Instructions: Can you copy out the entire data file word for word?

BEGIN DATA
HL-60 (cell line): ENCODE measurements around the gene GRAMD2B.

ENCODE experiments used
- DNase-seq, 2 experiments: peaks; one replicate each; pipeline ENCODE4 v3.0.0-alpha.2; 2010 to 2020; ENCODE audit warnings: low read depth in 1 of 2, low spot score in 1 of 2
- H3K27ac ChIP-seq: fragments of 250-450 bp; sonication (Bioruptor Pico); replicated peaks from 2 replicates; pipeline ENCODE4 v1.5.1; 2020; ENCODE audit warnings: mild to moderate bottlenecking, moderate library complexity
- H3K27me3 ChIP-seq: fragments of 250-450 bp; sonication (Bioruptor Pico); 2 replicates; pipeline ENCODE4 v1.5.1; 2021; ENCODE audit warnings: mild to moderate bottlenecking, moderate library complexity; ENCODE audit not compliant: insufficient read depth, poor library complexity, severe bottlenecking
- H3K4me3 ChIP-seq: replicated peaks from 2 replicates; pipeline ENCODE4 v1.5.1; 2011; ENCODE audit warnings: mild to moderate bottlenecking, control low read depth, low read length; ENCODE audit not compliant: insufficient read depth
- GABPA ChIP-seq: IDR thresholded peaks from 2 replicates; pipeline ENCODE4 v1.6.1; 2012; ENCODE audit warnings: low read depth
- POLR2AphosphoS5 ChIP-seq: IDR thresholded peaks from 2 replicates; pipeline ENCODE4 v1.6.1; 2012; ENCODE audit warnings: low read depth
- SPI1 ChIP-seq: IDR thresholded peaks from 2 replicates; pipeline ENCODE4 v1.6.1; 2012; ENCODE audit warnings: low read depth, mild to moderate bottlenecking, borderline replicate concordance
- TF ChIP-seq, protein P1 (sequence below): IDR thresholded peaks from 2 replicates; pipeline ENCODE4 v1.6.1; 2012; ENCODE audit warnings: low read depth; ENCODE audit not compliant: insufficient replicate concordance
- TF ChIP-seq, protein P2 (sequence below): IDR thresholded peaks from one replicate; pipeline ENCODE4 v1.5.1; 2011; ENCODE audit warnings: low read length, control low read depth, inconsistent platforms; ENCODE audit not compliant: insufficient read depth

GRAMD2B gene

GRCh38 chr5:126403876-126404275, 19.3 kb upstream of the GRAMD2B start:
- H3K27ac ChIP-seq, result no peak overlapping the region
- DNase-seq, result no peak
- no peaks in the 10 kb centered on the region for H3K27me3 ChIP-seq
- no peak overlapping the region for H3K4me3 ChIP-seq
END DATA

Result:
HL-60 (cell line): ENCODE measurements around the gene GRAMD2B.

ENCODE experiments used
- DNase-seq, 2 experiments: peaks; one replicate each; pipeline ENCODE4 v3.0.0-alpha.2; 2010 to 2020; ENCODE audit warnings: low read depth in 1 of 2, low spot score in 1 of 2
- H3K27ac ChIP-seq: fragments of 250-450 bp; sonication (Bioruptor Pico); replicated peaks from 2 replicates; pipeline ENCODE4 v1.5.1; 2020; ENCODE audit warnings: mild to moderate bottlenecking, moderate library complexity
- H3K27me3 ChIP-seq: fragments of 250-450 bp; sonication (Bioruptor Pico); 2 replicates; pipeline ENCODE4 v1.5.1; 2021; ENCODE audit warnings: mild to moderate bottlenecking, moderate library complexity; ENCODE audit not compliant: insufficient read depth, poor library complexity, severe bottlenecking
- H3K4me3 ChIP-seq: replicated peaks from 2 replicates; pipeline ENCODE4 v1.5.1; 2011; ENCODE audit warnings: mild to moderate bottlenecking, control low read depth, low read length; ENCODE audit not compliant: insufficient read depth
- GABPA ChIP-seq: IDR thresholded peaks from 2 replicates; pipeline ENCODE4 v1.6.1; 2012; ENCODE audit warnings: low read depth
- POLR2AphosphoS5 ChIP-seq: IDR thresholded peaks from 2 replicates; pipeline ENCODE4 v1.6.1; 2012; ENCODE audit warnings: low read depth
- SPI1 ChIP-seq: IDR thresholded peaks from 2 replicates; pipeline ENCODE4 v1.6.1; 2012; ENCODE audit warnings: low read depth, mild to moderate bottlenecking, borderline replicate concordance
- TF ChIP-seq, protein P1 (sequence below): IDR thresholded peaks from 2 replicates; pipeline ENCODE4 v1.6.1; 2012; ENCODE audit warnings: low read depth; ENCODE audit not compliant: insufficient replicate concordance
- TF ChIP-seq, protein P2 (sequence below): IDR thresholded peaks from one replicate; pipeline ENCODE4 v1.5.1; 2011; ENCODE audit warnings: low read length, control low read depth, inconsistent platforms; ENCODE audit not compliant: insufficient read depth

GRAMD2B gene

GRCh38 chr5:126403876-126404275, 19.3 kb upstream of the GRAMD2B start:
- H3K27ac ChIP-seq, result no peak overlapping the region
- DNase-seq, result no peak
- no peaks in the 10 kb centered on the region for H3K27me3 ChIP-seq
- no peak overlapping the region for H3K4me3 ChIP-seq